“Everyone has a time when they are in the prime of their life.”
Reading : Read chapters 8-12. Read slowly and allow your mind to move toward stories in your life triggered by the reading. Pay attention to these stories, trusting they have something important to teach you. If you find you are coming to your reading as a chore, put the book aside. Come back to it later.
Kind Action : This week choose one of the scenes that was especially relevant to you from this section of the book. Connect a character in the book to someone in your life, even if this requires a leap of imagination. Complete a related kind action for this person in your life, something that honors both the story and your chosen person.
Storytelling : We’ll continue each week with the process I introduced to you last week, picking a story from your life that was illuminated by a scene from this section of the book. Write your story and then edit it to a point where it is succinct, no more than three short paragraphs. What have you gained from this story and from this experience? Summarize this gain in a sentence and add it to the bottom of your story.
Comments Section : If you are so moved, either tell us about your kind action experience or share your story from the storytelling section. If you want, share both but post them as separate comments. Please feel free to comment on the postings of others, too.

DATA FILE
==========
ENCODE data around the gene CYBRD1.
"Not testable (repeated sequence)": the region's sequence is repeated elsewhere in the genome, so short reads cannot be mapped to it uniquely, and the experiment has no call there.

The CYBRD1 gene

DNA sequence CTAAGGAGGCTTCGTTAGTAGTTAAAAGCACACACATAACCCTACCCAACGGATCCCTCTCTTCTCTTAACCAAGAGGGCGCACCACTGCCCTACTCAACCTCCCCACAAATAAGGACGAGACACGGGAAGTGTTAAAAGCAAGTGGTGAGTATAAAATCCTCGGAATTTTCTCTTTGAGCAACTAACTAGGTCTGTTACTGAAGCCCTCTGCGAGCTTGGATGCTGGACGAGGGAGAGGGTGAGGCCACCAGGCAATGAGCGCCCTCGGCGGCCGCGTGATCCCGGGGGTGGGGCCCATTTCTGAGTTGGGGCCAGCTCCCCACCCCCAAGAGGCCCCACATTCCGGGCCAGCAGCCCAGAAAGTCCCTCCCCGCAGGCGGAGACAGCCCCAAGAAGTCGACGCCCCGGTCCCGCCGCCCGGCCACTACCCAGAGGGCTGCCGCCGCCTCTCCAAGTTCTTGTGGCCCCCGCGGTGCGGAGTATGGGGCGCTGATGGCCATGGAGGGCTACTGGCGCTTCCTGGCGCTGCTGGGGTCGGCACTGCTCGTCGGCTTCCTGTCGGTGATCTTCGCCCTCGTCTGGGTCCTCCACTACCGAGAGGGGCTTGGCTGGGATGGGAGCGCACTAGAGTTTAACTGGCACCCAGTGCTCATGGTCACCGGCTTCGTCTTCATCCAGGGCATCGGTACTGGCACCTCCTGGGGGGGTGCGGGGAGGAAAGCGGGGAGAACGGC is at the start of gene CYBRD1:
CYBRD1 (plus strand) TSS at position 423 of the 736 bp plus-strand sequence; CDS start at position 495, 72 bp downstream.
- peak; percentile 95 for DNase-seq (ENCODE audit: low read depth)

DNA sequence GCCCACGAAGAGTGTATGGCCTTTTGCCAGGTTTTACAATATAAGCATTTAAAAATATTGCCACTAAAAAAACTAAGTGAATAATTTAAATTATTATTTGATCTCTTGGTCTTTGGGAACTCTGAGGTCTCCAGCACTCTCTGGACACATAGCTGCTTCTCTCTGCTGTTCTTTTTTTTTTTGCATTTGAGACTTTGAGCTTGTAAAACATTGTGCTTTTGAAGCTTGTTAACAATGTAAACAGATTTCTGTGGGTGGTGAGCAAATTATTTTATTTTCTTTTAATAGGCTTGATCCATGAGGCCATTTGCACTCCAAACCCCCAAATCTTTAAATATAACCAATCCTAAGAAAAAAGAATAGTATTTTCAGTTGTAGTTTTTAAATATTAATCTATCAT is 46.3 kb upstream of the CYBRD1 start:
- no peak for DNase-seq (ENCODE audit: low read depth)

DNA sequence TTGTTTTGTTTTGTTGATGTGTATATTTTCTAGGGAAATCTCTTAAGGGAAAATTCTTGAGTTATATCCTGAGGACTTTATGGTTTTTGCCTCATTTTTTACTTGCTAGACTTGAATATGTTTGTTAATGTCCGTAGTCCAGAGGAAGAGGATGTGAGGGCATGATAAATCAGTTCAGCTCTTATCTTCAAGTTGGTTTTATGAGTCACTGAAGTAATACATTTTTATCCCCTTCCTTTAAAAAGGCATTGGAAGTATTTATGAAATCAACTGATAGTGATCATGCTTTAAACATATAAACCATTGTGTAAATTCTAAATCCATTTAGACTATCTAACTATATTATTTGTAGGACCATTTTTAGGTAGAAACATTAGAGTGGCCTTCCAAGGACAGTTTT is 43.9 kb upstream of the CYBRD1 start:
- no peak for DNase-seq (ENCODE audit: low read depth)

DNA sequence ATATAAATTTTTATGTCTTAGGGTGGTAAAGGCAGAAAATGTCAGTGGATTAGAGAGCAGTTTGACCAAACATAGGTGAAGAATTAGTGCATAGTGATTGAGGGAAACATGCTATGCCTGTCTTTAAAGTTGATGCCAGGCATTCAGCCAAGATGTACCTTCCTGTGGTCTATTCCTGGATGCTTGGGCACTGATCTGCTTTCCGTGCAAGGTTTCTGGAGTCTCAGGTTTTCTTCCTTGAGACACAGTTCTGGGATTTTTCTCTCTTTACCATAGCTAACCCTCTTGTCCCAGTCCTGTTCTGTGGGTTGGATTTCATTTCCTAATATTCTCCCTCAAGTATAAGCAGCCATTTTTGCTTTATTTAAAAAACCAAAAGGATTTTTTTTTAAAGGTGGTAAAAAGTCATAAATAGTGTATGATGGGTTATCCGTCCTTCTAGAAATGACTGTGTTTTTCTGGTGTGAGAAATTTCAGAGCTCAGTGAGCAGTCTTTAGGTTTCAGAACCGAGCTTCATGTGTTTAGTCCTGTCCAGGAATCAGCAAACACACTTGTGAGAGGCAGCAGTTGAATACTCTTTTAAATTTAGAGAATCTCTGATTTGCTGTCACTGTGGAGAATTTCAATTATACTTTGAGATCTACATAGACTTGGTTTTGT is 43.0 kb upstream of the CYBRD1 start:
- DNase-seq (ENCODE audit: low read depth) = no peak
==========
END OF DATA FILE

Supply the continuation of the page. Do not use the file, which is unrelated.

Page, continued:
I was really touched by this passage:
“The only thing Eve had with which to comfort herself was that she had enjoyed every last moment of the little girl’s life, and never once felt her to be a burden, difficult or tiresome, never once failed to love her absolutely, in flesh and spirit”
I read this passage after tucking my little 6yo son into bed. And it really touched my heart. I wish I could say that I was as patient as Eve in raising my child. But I have experienced frustration, and annoyance. Reading this however made me realise how precious life is – and that I don’t want to waste a moment by indulging in negative behaviour.
So I got out of bed, and went into his room, and kissed him soft only the forehead while he slept. And lay my cheek against his and gave thanks.
* softly on the forehead
I do this with my first born daughter each night as well.
My earliest experience of death was that of my paternal grandmother. She was a well built women, and I happily have some of her genes. In my childhood she represents the safest place in the universe. There was no where better to be than sitting on her knee completely wrapped in her arms and smothered by her large bosoms, heaven. She died when I was 10 years old. Because death, a bit like sex, was such a taboo subject in my family I was only told some 8 months after her death that she had died having been fed a diet of lies about where she was and why I couldn’t se her. The outcome of this shock was I become very, very ill.